Many to Many Relationships in the Entity Data Model

Tuesday, August 12 2008

Originally posted on

This tutorial will explain how many-to-many relationships appear in the Entity Data Model.

What is a Many-to-Many relationship?

A many-to-many relationship is one where two data tables or entities have multiple rows that are connected to one or more rows in the other table.

A typical example is the EmployeeAddress join table in the AdventureWorks sample database. One employee could have multiple addresses (home, vacation, etc.) and it's possible for one address to apply to multiple employees. In databases, a join table is generally used to create the relationships.

Note that there are additional properties in the join table to track the address type (a customization of the original table), when the joins were created/modified and a unique identifier for each row.


Another example of this is Students and Classes in a database for managing a school. One student can be in many classes and one class can have many students. m2m2

Many to Many Relationships in the Entity Data Model

The Entity Data Model Wizard handles these two sets of tables very differently when they are imported into an EDM.

The Employee/Addresses entities mirror the tables -- two entities with a join entity in between. There are navigation properties to traverse between the three entities, Employee.EmployeeAddresses gets you from the Employee to the join entity and from there you can use EmployeesAddresses.Addresses to get the addresses for the Employee you began with.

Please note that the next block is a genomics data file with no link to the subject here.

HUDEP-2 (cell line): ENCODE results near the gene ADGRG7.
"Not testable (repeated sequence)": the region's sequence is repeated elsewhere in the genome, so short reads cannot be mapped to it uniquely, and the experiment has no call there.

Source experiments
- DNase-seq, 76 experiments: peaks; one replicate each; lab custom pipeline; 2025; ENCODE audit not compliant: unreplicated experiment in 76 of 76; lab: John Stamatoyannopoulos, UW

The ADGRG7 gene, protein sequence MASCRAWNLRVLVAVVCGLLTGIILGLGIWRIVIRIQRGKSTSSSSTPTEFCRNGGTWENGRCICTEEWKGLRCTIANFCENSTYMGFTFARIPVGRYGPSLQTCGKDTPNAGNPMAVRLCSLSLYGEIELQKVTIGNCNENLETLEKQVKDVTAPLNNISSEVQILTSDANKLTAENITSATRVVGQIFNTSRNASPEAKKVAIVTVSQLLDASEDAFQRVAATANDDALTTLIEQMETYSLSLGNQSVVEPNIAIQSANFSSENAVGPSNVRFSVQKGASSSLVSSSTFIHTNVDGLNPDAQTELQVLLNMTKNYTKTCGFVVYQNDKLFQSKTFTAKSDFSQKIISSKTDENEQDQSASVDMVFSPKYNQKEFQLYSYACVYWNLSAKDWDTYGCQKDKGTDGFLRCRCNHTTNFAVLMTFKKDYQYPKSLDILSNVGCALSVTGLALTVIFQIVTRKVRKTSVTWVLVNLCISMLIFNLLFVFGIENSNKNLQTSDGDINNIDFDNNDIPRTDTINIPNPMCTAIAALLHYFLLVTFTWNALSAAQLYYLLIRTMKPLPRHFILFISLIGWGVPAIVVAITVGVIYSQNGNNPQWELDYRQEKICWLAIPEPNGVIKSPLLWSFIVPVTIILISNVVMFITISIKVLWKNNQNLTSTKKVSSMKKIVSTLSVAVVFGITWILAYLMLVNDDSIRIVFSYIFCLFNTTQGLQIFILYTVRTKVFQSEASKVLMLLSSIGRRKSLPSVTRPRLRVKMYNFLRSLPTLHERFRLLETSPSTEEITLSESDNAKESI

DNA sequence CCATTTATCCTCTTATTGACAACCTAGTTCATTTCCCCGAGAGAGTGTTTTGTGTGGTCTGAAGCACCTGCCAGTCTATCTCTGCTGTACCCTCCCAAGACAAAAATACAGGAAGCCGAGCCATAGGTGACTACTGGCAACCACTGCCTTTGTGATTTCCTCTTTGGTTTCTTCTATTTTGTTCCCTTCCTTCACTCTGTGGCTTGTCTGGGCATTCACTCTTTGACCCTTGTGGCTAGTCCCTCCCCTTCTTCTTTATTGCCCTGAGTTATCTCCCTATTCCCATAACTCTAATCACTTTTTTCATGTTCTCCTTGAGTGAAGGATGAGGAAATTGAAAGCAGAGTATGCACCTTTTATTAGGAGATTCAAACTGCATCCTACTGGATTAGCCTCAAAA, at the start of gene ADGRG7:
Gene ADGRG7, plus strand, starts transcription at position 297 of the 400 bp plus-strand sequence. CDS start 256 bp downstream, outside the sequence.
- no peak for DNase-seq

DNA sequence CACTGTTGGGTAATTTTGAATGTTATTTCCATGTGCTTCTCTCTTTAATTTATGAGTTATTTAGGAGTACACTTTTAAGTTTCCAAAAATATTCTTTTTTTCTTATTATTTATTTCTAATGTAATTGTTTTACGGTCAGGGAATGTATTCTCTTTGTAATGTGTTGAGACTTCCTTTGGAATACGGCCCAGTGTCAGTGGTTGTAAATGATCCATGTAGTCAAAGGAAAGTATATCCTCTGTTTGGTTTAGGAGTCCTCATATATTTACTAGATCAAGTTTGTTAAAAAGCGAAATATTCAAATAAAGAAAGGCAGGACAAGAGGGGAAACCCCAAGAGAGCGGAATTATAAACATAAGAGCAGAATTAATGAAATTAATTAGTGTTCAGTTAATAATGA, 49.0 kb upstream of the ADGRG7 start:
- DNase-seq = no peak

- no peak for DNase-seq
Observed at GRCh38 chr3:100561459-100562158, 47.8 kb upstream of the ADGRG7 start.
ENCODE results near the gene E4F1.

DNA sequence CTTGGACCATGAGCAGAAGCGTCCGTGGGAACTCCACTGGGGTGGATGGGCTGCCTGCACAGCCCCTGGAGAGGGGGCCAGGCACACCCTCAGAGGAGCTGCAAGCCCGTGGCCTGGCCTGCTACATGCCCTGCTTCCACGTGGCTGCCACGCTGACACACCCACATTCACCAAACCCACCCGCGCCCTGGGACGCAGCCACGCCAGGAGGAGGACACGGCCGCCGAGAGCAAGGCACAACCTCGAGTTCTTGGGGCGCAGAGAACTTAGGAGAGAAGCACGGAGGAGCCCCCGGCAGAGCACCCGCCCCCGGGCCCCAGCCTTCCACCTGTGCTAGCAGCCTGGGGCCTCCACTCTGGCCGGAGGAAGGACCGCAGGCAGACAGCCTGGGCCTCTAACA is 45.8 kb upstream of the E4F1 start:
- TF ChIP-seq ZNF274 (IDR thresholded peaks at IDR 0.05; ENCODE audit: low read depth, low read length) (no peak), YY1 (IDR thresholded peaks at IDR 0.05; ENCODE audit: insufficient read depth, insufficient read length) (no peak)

Using this data in code requires building join queries or queries that drill through multiple navigation properties (eg Employee.EmployeeAddress.Addresses), for example:

Private Sub employeeaddress()
   Dim aw As New AdventureWorksTModel.AdventureWorksTEntities
   Dim empaddQuery = From e In aw.Employees, ea In e.EmployeeAddresses _
         Select e.EmployeeID, e.HireDate, ea.AddressType, ea.Addresses.City
   For Each emp In empaddQuery.OrderBy(Function(e) e.EmployeeID)
      Console.WriteLine(String.Format("ID {0}:: Hire Date: {1:d}, Address Type: {2}, City {3}", _
      emp.EmployeeID, emp.HireDate, emp.AddressType, emp.City))
End Sub 

Which results with:

ID 1:: Hire Date: 7/31/1996, Address Type: Home      , City Monroe
ID 1:: Hire Date: 7/31/1996, Address Type: Vacation  , City Seattle
ID 2:: Hire Date: 2/26/1997, Address Type: Home      , City Bellevue
ID 2:: Hire Date: 2/26/1997, Address Type: Weekend   , City Everett

The student/class entities however, have no join table. Instead they have navigation properties to get to their related data. You can query class.students and you can query for student.classes.

This is a special benefit that the Entity Framework provides when join tables contain only the keys and no additional columns.

Because of this it is possible to traverse directly into the related data without the use of a join entity. Here's an example that uses a nested from clause to create an anoymous type based on the related data.

Private Sub studentclasses()
  Dim school As New SchoolSampleModel.SchoolSampleEntities
  Dim studclassQuery = From student In school.students From c In student.classes _
                       Select student.firstname, student.lastname, c.classname
    For Each student In studclassQuery.OrderBy(Function(s) s.lastname & s.firstname)
      Console.WriteLine(String.Format("Student {0},{1}: {2}", _
                                      student.lastname.TrimEnd, student.firstname.Trim, student.classname))
End Sub 


Which results with:

Student Doe,John: European History
Student Doe,John: Art History
Student Robin,Stacey: American History
Student Smith,Jane: American History
Student Smith,Jane: French
Student Williams,Bill: European History
Student Williams,Bill: French
Student Williams,Bill: Computers 101